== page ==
By all accounts, the round of nuclear talks between Iran and the P5+1 that concluded yesterday in Vienna was another productive one. The New York Times reports, “Both Catherine Ashton, the European Union’s foreign affairs chief and the chief negotiator for the six powers, and Mohammad Javad Zarif, the Iranian foreign minister, described the talks as ‘useful and substantive.'” This may seem like the usual boilerplate, but it’s also worth underlining that it was delivered by Ashton and Zarif appearing together at the closing press conference. The P5+1 and Iran also released a joint statement, which has been the practice since talks resumed last year under the administration of Iran’s new president, Hassan Rohani. In previous rounds of talks, Ashton and Iranian negotiator Said Jalili conducted separate press conferences, and issued separate statements. Ashton and Zarif appearing together signals a level of comity that, even if it doesn’t mean that negotiations are going easily, there’s at least a mutual sense of serious and constructive engagement.
Further, in its latest report (pdf), the U.N.’s nuclear agency, the International Atomic Energy Agency (IAEA), has determined that Iran is complying with its commitments under the Joint Plan of Action (JPA) signed in Geneva in November, and implemented in January.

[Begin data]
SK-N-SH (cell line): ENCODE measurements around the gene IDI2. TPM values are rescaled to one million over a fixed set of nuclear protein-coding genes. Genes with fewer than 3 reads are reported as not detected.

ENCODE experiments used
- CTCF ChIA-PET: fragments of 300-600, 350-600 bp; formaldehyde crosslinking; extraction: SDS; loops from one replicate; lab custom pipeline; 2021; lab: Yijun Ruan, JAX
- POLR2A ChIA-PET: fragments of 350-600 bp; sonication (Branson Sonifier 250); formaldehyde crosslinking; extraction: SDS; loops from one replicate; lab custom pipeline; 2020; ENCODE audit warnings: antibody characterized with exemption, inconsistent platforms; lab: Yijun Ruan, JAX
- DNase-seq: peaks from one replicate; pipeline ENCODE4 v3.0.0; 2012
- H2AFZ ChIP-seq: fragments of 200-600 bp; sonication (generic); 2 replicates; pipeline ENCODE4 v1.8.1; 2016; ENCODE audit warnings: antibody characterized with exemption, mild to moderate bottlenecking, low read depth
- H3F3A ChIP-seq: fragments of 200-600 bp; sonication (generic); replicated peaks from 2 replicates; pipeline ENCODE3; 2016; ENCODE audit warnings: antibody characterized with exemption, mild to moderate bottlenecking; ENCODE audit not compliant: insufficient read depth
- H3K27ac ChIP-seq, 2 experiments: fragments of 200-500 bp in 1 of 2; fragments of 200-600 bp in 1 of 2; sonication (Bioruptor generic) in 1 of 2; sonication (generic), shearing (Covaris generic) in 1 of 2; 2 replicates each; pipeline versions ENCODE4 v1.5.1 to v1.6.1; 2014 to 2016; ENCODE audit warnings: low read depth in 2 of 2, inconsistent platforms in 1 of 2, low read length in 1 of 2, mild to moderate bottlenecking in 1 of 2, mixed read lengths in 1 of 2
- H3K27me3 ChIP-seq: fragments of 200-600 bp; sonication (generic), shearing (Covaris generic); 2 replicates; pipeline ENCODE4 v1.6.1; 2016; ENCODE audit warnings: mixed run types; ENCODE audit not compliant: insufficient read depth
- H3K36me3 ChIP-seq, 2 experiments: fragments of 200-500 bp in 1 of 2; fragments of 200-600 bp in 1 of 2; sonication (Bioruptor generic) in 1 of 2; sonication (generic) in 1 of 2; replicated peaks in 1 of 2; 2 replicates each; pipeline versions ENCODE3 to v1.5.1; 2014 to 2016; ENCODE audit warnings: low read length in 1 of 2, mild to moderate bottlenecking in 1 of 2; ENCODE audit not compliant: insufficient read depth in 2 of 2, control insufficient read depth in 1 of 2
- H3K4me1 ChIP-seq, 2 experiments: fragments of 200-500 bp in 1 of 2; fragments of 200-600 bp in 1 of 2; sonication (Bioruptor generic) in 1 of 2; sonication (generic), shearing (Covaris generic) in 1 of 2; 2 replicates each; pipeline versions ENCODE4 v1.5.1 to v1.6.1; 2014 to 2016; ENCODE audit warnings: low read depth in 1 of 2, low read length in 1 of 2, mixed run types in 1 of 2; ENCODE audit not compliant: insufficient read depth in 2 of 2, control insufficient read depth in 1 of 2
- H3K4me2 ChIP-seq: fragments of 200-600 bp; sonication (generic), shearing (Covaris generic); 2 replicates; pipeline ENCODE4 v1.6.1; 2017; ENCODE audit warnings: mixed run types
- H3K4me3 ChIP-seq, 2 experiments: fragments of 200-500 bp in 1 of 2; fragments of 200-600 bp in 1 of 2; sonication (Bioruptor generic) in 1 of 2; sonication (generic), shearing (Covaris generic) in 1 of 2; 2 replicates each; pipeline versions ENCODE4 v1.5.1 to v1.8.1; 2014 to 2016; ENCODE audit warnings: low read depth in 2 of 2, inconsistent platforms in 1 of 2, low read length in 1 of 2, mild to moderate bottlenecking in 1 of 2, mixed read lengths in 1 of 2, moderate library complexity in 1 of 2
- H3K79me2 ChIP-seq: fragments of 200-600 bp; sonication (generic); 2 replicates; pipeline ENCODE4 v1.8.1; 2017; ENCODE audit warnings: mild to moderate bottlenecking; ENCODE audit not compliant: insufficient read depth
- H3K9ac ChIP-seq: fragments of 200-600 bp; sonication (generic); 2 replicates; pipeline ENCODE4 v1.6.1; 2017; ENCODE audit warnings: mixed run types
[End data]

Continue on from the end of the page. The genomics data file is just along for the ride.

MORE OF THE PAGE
Several months ago, supporters of new sanctions measures claimed that the new measures — which the Obama administration opposed — were needed to help negotiations. “The proposed legislation is a clarifying action,” wrote Sen. Robert Menendez, one of the main advocates of new sanctions. “It allows all sides to negotiate in certainties and provides one year of space for the parties to continue talking. It spells out precisely the consequences should the agreement fail. This should motivate Iranians to negotiate honestly and seriously.” For now, it appears that the Iranians are so motivated, even without those sanctions having been passed, perhaps because they understand that new sanctions could and would be passed quickly if they were judged to be in violation of their JPA commitments.